Guest Post by Jessica Lawernce
As I hear stories of districts’ dire need to balance a budget that is hurting and has been hurting for years and years, I hear that some might cut the one content area that not only could have prevented the widespread infection rates of COVID-19, but could have helped so many young people and adults cope, advocate, & access to keep themselves and loved ones safe… health education.
Many adults outside the education field still remember their health education experience as memorizing the bones of the body, or learning about the birds & the bees in binary male/female groupings. School administrators still stereotype health education as a thorn in their side with controversial topics such as addiction, suicide and sex education. This is not what current, quality health education is about anymore. In fact, if you haven’t viewed Andy Milne’s TEDx, This is Not Your Parent’s Health Class, watch it now! His message is delivered in three parts – an apology for many of the bad practices from health class, a message of hope from the direction in which todays health class is focused, and a plea for community members to embrace our students for their passion, vision and drive so that together we can improve the health of our community.
I’d like to educate the public on what K-12 health education is. Sharing what we teach in health classrooms to the average American doesn’t always work to promote our field. But, putting the knowledge and skills expectations within the framing of COVID-19 surely allows any adult to understand the importance of our skills-promoting subject area. Ask others if they’ve used these knowledge and skill expectations in the last few months to prevent the spread of disease, or take care of themselves and others that were COVID-positive.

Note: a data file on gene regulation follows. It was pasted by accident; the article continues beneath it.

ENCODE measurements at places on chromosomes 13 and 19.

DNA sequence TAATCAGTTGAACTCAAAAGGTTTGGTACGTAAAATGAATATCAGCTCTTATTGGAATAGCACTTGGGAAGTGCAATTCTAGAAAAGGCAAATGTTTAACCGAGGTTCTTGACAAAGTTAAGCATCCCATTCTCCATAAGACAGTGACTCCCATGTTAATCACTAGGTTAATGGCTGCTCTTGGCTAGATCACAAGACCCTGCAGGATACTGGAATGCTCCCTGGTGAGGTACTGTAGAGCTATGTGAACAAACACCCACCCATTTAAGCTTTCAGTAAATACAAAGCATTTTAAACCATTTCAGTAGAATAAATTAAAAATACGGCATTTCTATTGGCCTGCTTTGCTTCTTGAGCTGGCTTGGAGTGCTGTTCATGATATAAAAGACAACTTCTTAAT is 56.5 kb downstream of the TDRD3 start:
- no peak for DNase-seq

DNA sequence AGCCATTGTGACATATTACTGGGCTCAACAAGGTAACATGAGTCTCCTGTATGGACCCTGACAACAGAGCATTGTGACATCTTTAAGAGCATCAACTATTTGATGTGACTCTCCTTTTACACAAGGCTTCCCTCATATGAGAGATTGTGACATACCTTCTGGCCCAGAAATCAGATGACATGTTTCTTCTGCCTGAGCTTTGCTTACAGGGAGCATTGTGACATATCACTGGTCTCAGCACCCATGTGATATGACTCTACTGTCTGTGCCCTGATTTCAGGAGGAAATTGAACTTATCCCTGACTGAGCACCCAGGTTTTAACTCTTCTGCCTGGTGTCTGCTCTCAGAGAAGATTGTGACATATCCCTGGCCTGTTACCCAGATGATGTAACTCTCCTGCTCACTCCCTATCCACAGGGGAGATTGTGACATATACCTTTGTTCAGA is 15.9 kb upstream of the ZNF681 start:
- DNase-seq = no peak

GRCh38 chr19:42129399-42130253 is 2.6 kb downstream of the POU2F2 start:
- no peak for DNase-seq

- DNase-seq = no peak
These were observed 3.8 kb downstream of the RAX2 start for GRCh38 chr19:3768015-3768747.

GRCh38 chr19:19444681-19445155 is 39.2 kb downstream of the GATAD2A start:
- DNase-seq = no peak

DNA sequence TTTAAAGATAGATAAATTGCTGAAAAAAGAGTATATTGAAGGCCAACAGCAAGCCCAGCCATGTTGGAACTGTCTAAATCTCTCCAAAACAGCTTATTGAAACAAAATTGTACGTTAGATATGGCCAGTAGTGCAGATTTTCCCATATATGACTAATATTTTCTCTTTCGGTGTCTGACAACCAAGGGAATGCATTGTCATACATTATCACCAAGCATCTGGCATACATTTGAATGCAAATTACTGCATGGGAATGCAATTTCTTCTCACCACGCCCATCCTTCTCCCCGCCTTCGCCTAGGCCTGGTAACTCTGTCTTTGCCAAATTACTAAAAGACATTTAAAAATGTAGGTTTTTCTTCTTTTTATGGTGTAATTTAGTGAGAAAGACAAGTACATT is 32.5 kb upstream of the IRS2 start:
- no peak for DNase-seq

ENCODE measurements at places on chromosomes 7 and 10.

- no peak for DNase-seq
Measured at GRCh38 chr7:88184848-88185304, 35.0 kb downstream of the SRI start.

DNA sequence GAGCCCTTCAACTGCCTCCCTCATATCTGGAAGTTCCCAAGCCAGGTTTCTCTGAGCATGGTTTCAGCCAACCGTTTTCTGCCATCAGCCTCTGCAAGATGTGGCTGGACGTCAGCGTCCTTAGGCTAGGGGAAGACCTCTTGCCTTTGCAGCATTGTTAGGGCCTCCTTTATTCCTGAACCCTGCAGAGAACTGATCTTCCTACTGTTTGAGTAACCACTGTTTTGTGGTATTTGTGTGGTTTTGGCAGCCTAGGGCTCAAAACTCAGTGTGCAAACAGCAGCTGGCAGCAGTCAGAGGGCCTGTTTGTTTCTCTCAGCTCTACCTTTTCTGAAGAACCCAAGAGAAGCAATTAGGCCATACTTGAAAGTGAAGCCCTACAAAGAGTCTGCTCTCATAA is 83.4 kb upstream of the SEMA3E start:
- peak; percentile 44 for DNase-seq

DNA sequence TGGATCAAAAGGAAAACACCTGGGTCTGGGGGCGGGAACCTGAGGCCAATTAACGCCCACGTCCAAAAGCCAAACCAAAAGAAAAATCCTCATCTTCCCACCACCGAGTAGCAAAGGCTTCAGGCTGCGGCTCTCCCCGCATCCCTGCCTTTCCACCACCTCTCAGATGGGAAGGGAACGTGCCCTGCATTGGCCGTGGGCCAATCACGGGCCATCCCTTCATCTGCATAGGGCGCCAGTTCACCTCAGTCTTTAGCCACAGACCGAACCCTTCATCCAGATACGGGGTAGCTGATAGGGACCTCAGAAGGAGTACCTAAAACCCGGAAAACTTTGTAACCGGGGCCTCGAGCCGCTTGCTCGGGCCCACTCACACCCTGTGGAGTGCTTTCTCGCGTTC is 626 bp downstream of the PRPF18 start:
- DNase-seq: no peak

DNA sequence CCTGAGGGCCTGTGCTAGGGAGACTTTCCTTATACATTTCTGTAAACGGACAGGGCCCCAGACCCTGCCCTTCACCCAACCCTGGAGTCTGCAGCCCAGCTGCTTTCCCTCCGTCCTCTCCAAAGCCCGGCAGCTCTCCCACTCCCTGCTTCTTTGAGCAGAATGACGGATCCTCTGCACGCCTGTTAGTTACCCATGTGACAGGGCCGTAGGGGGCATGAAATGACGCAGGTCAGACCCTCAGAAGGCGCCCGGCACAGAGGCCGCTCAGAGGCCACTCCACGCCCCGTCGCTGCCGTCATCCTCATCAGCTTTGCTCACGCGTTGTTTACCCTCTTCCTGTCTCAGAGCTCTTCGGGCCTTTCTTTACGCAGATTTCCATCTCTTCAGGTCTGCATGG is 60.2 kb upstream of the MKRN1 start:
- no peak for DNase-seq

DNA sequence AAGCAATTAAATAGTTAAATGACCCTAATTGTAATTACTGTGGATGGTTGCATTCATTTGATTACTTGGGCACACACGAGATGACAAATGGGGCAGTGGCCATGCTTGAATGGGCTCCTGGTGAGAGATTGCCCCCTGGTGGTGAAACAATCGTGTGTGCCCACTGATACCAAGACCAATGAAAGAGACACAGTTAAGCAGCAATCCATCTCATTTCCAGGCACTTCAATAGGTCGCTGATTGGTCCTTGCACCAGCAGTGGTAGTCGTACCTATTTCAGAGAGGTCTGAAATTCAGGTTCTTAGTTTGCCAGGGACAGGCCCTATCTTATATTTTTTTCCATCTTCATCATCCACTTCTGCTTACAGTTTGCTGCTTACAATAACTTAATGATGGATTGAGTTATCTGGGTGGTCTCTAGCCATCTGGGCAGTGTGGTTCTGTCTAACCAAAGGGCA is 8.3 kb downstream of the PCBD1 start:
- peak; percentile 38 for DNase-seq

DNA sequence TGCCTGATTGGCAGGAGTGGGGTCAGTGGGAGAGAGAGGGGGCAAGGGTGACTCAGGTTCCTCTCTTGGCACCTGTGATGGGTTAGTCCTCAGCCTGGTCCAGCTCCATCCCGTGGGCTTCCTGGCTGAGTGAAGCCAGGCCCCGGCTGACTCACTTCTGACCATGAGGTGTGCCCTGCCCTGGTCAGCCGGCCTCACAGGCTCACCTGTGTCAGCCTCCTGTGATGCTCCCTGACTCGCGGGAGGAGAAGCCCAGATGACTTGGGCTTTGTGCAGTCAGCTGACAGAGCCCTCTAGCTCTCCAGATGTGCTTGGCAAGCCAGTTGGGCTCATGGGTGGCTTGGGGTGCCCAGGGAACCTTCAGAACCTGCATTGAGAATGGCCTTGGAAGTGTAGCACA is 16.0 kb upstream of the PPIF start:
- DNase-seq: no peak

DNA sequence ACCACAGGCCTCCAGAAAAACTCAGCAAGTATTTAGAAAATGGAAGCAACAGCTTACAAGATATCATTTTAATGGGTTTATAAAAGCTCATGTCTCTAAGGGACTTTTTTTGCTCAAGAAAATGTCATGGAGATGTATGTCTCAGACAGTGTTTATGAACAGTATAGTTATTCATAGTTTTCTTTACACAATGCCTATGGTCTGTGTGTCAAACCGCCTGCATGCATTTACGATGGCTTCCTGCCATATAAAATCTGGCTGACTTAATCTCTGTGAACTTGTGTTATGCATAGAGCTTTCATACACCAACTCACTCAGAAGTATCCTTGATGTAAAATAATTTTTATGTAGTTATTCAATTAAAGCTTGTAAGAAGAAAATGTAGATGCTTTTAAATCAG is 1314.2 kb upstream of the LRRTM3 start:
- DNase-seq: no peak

If adults you know can’t demonstrate these skills, you might consider making the case for health education locally or nationally to decision makers and leaders. Ensure that a certified health education teacher is teaching your child! Ensure that the teacher is teaching skills-based health education, not just sharing information about diseases. When schools are back in session, in whatever way they look… ALL students should have access to knowledge and skills that set them up as 21st Century Learners. These knowledge and skill expectations would be taught in a health education classroom.
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About the Author
Jess Lawrence is an enthusiastic, energetic, extroverted New Englander living in Eastern Kentucky by way of Portland, Oregon after 20 years. She started her career doing exactly what she wanted to do since her own high school experience—teaching 7th graders health education. In 2003, Jess was hired as the Health Education Curriculum Specialist for the Oregon Department of Education, where she provided assistance and professional development to health education teachers across Oregon. In 2006, Jess pursued a career as a national school health consultant, working with state departments of education and health, school districts and non-profits working to create healthier schools and communities for students and staff. She writes health education curriculum, facilitates and trains educators on school health issues and presents at conferences. Her work focuses on the idea of educating and supporting the whole child.
In 2015, Jess fell in love with someone and left her beloved Portland Oregon to be with him and his three children in Morehead KY! They have two dogs Ase and Hope and Jess enjoys cycling, international travel, cooking and watching soccer.
Jessica Lawrence, Director